Book 109: Saigon by Anthony Grey

cover36618-mediumSaigon by Anthony Grey

Finished reading on February 24th, 2014

Rating: 10/10

This almost 800-page book took me several months to get through and not because it would have been boring (although it made me fall asleep on several occasions), but because you wouldn’t want to progress too fast with this book, as the time/span for this book is about 60 years and it is sad when characters in a book grow and change too fast while you’re reading.

In “Saigon” we first meet the Sherman family who are on their way to Vietnam for a hunting trip. We meet Senator Sherman with his two sons Chuck and Joseph and the senators wife.

This first trip to Vietnam is what sets in motion events for the rest of the book for the Sherman family, although not everything is about these four Shermans, since as time goes by some die and some more are born and have to deal with the cruel reality and mostly all of the family-members will have something to do with Vietnam.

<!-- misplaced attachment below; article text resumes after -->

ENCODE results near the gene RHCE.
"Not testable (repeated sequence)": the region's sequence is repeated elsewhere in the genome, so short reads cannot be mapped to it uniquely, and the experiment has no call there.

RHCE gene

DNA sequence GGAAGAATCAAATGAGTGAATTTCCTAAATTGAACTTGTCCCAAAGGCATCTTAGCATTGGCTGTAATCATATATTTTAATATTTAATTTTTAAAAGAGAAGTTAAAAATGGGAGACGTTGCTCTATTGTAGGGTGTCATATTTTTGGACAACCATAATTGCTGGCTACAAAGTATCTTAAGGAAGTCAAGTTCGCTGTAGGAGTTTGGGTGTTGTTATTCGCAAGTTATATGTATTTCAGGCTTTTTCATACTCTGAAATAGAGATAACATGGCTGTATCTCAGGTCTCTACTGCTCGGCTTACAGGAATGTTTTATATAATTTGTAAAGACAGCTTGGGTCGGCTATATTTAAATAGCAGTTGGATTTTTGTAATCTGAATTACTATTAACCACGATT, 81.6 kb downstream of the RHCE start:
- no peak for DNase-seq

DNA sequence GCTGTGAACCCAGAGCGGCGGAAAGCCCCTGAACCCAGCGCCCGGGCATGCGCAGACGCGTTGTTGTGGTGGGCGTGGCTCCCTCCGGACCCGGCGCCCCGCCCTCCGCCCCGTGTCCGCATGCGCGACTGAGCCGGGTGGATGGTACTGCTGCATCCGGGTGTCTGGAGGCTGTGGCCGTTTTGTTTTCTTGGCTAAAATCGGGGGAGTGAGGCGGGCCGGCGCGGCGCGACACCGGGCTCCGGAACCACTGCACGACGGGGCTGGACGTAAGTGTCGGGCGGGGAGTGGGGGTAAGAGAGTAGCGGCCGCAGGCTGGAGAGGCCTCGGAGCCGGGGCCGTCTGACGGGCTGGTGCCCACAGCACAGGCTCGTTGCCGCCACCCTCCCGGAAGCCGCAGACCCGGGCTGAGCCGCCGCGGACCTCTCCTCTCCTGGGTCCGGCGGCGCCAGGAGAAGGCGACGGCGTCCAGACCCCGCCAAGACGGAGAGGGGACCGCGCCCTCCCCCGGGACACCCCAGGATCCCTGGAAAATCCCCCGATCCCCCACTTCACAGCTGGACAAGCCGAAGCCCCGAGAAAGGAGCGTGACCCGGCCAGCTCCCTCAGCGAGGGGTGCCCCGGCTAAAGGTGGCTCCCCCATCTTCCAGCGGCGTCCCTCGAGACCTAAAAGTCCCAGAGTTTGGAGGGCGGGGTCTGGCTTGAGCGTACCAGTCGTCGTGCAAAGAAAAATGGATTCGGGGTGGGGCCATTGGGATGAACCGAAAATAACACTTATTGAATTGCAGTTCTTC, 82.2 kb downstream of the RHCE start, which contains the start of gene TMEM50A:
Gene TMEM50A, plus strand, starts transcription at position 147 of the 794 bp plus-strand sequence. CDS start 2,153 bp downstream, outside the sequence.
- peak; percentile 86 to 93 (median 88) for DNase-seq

The book starts when Vietnam is still called Annam and is a colony of France. Because of that we find out a little about what went on at the time, why was Annam a necessary colony for France and did the “annamese” benefit from it…

Throughout the book there are several shocking and violent scenes as there are uprisings in Vietnam, that are dealt with a heavy hand, as the French are not about to give power to the natives. Later when the Second world war begins we find out more about what is going on there and also about how the united states got involved in Vietnam that also leads up to the Vietnam war.

The book is very interesting, as you can see the situation from a western perspective as well as from the perspective of Vietnam, since a lot of the book follows the doings of Joseph Sherman who spends a lot of time working in Vietnam as a foreign correspondent and his life is tragically intertwined with the history and people of Vietnam.

All in all I really liked the book although it’s definitely not a happy book.

I received this book for review purposes via NetGalley.

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